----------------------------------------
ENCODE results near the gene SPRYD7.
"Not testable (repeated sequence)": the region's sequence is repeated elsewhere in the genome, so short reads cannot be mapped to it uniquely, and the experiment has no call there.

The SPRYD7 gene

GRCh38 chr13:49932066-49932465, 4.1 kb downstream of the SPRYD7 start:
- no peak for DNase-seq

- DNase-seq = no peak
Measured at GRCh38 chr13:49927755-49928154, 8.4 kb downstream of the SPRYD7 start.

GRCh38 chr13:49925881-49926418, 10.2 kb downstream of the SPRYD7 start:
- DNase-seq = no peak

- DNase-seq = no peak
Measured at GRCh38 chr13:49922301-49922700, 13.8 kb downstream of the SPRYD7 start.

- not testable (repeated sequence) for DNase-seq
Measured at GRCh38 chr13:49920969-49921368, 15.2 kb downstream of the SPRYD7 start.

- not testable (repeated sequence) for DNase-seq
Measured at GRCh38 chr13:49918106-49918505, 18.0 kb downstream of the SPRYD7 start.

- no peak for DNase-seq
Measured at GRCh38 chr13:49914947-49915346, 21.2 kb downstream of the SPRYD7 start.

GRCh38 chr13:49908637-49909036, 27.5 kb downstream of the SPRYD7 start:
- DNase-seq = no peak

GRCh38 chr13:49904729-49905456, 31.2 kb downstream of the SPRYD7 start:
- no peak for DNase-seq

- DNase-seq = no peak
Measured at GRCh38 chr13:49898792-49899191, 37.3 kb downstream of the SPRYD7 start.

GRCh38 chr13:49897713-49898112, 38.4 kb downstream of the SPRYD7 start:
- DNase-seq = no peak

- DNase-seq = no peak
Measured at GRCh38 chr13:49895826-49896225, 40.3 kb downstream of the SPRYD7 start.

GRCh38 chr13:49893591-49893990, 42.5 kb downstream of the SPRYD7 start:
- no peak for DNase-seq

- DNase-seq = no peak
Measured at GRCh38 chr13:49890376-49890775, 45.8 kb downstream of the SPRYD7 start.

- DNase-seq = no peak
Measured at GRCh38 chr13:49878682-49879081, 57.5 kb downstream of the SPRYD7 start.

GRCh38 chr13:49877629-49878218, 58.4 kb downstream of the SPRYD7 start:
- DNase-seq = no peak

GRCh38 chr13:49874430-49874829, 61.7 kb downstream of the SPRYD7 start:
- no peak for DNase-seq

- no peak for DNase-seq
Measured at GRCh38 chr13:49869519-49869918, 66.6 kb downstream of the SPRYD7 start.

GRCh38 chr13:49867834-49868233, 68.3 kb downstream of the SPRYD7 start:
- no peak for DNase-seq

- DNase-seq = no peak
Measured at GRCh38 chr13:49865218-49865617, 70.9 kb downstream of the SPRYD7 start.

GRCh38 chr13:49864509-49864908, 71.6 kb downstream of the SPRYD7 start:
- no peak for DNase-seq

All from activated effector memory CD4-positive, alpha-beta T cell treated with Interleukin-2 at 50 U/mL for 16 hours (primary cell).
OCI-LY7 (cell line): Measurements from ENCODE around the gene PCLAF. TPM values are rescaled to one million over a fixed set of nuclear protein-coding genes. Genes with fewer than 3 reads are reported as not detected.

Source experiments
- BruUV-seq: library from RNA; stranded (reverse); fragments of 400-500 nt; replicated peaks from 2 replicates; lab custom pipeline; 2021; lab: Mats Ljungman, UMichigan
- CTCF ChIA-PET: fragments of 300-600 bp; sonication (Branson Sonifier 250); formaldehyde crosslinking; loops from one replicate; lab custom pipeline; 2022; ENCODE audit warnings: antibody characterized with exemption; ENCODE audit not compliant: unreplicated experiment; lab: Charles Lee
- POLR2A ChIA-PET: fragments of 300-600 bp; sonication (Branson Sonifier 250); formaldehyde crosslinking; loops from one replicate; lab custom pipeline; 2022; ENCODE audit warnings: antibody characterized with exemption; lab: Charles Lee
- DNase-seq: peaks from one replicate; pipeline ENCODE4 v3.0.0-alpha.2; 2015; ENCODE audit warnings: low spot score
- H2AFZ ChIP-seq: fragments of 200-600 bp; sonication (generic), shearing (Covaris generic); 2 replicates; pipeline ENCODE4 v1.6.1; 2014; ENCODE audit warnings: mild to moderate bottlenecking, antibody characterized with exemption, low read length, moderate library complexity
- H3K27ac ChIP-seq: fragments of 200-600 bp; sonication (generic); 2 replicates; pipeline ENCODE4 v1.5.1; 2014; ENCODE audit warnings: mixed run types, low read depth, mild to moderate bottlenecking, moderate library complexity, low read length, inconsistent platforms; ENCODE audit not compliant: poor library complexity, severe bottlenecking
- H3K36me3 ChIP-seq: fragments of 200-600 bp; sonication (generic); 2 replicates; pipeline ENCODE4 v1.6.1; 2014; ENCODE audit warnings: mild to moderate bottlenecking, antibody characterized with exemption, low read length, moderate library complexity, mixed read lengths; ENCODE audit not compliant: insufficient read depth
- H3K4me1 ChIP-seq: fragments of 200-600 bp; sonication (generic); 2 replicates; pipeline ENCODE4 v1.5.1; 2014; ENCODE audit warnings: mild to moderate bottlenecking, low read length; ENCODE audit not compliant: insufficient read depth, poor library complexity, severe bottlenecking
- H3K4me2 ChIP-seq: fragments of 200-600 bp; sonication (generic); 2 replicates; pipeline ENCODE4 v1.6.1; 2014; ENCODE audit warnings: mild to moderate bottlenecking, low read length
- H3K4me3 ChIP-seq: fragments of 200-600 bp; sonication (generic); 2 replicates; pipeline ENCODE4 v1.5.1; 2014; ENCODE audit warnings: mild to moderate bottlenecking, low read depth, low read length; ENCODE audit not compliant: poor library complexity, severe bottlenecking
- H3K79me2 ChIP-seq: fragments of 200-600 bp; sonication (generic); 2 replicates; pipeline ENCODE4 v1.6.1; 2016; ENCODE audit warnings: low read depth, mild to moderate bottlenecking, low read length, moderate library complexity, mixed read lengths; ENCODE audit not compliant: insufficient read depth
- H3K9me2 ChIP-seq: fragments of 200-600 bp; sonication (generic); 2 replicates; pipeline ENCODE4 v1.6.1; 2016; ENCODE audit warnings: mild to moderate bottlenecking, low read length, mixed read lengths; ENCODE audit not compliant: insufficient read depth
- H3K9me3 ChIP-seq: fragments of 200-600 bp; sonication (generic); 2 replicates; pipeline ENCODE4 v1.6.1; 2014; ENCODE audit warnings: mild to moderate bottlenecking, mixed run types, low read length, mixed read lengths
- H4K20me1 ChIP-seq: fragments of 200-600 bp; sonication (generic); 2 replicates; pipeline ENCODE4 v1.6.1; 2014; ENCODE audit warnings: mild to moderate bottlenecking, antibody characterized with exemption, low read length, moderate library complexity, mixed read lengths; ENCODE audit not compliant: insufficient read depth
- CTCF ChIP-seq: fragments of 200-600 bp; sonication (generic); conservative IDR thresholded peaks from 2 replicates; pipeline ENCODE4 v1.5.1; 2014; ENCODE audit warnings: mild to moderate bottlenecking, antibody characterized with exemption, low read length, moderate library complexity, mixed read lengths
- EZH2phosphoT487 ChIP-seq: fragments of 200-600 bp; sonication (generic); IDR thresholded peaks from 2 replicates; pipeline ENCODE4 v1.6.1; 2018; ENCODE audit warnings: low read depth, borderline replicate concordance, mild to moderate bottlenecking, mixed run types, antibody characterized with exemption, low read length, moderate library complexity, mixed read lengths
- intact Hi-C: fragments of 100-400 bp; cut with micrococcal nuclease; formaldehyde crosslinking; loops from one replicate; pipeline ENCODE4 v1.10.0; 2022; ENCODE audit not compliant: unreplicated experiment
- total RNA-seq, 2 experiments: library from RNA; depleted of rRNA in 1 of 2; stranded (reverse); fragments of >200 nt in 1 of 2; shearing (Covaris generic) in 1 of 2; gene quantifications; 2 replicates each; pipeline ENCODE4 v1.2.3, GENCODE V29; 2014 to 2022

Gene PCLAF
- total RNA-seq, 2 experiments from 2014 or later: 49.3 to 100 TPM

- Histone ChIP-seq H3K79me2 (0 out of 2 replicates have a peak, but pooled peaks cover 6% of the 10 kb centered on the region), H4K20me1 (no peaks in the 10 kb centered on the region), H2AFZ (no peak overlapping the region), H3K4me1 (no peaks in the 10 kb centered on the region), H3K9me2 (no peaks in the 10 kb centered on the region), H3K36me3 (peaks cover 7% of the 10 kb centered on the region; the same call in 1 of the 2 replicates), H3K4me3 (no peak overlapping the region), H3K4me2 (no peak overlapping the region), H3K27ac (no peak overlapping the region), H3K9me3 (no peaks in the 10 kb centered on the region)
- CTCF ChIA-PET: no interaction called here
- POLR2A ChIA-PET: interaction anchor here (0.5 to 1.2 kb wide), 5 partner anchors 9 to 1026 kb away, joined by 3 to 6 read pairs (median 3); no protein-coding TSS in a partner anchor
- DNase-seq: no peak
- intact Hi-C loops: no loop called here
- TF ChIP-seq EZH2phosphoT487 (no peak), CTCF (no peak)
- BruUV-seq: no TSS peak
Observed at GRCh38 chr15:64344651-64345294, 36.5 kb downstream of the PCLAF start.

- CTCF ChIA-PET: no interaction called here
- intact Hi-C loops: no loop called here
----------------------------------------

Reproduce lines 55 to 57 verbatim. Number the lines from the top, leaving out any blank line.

- H3K36me3 ChIP-seq: fragments of 200-600 bp; sonication (generic); 2 replicates; pipeline ENCODE4 v1.6.1; 2014; ENCODE audit warnings: mild to moderate bottlenecking, antibody characterized with exemption, low read length, moderate library complexity, mixed read lengths; ENCODE audit not compliant: insufficient read depth
- H3K4me1 ChIP-seq: fragments of 200-600 bp; sonication (generic); 2 replicates; pipeline ENCODE4 v1.5.1; 2014; ENCODE audit warnings: mild to moderate bottlenecking, low read length; ENCODE audit not compliant: insufficient read depth, poor library complexity, severe bottlenecking
- H3K4me2 ChIP-seq: fragments of 200-600 bp; sonication (generic); 2 replicates; pipeline ENCODE4 v1.6.1; 2014; ENCODE audit warnings: mild to moderate bottlenecking, low read length